The only face that I recognized of the group was a man who represents the face of Justice in Waller County, Judge Trey Duhon, who I have been told is a member of a local congregation of the United Methodist Church, as well as a member of the Texas Bar Association. The fact that he would choose, as an elected official, to be a member of a group whose banner said of me, “I hope you choke on your lies,” seemed odd. What made it stranger was that he had reportedly written himself, around the time of joining the group, to a woman named Dottie Moore, in a letter that she made public to her friends on Facebook on August 27, 2015, and as a result of tagging a friend of mine made it visible to me as well. In his letter Judge Trey Duhon wrote:
As you can see, it bothersome that someone wearing a minister’s collar is engaging in potential slander. You would think that she, more than anyone, would be familiar with scripture like the following:
James 4:11 Do not speak evil against one another, brothers. The one who speaks against a brother or judges his brother, speaks evil against the law and judges the law. But if you judge the law, you are not a doer of the law but a judge.
Ephesians 4:29 Let no corrupting talk come out of your mouths, but only such as is good for building up, as fits the occasion, that it may give grace to those who hear.
Proverbs 6:16-19 There are six things that the Lord hates, seven that are an abomination to him: haughty eyes, a lying tongue, and hands that shed innocent blood, a heart that devises wicked plans, feet that make haste to run to evil, a false witness who breathes out lies, and one who sows discord among brothers.
Or how about:
Matthew 7:1-29 Judge not, that you be not judged. For with the judgment you pronounce you will be judged, and with the measure you use it will be measured to you. Why do you see the speck that is in your brother’s eye, but do not notice the log that is in your own eye? Or how can you say to your brother, ‘Let me take the speck out of your eye,’ when there is the log in your own eye? You hypocrite, first take the log out of your own eye, and then you will see clearly to take the speck out of your brother’s eye. …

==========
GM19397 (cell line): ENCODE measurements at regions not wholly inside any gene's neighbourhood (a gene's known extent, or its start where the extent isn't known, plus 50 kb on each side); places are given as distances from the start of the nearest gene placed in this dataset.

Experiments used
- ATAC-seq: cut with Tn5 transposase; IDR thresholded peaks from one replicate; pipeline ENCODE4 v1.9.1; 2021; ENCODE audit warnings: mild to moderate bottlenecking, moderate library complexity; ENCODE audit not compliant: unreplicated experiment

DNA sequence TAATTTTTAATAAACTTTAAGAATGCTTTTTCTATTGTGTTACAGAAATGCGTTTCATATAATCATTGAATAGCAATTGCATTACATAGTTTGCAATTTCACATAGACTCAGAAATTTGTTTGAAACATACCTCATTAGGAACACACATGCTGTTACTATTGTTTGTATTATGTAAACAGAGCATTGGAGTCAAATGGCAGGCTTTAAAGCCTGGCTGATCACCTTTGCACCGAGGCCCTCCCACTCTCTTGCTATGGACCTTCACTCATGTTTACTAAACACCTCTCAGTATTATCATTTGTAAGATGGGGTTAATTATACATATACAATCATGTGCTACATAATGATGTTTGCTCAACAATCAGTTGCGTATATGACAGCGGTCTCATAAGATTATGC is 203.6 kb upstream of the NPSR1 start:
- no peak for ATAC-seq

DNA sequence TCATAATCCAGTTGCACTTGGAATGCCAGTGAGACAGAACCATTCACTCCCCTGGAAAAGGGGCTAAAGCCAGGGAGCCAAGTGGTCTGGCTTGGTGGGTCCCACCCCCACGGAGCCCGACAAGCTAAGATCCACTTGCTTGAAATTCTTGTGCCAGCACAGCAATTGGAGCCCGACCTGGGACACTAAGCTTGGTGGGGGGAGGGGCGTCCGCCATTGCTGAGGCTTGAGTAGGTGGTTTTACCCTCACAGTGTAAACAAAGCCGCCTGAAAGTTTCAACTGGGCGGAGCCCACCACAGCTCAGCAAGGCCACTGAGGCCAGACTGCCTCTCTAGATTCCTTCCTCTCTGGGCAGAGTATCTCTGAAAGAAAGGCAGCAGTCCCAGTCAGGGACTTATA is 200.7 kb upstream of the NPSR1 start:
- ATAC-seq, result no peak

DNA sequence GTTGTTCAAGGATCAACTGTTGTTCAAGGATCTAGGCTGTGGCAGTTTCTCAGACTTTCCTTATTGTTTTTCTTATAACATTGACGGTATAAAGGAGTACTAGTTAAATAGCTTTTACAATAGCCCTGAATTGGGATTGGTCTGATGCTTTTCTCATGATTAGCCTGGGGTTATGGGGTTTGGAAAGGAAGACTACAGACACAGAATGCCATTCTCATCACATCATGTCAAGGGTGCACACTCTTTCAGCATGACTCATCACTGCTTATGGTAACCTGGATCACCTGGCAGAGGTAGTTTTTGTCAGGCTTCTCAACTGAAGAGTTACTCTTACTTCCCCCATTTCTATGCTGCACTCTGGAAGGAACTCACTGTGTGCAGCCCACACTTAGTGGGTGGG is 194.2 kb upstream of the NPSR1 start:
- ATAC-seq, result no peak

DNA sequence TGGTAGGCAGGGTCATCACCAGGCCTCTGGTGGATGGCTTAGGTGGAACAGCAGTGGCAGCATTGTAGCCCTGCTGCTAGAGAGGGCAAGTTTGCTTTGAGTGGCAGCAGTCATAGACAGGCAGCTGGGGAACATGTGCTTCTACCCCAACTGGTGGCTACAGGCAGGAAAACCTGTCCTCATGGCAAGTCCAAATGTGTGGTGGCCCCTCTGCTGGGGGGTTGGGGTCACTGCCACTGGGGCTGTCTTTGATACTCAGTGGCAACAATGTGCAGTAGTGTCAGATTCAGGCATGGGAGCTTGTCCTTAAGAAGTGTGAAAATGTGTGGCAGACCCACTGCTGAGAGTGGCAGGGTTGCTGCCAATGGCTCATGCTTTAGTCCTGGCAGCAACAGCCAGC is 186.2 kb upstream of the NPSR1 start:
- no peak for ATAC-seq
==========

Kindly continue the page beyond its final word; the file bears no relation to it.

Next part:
I really don’t want to sue Ms Bonner for slander and I really don’t want to give her more publicity either.
Judge Trey Duhon was correct: I am indeed very familiar with those verses. In fact, I memorized them as a child and they became part of the infrastructure of my decision making. I am also very familiar with the fact that whether we can quote them is much less important than whether we can live them, and that the truth of our words and of our hearts will most assuredly be known by our fruit.
Our nation is on the brink of a change. People are fighting for their lives to be valued, while others are fighting back, afraid of what that will mean for our way of life. There is confusion, as people grapple with seeing things they do not understand.
White people who are any measure of woke: talk to your neighbors, to your brother, to your grandmother; talk to the woman who is proud of her cookies, the woman who is proud of her grandkids, and the woman who is proud of her guns.
If our country misses the opportunity to make this nation a more just place that honors God by honoring the sacredness of each of God’s children, it will not be because of those on the fringes yelling out the N-word into the open air. It will be because of us, our grandmothers, our brothers, and our children. It will be because enough of us were silent when the time came to speak up. It will be because enough of us quietly stood still when it was time to step out and break ranks to go where God called us.
That does not have to be the story of white people in America. We can change this. We can make a difference.
“I can’t do this alone. I need you. I need y’all’s help. I need you.” -Sandra Bland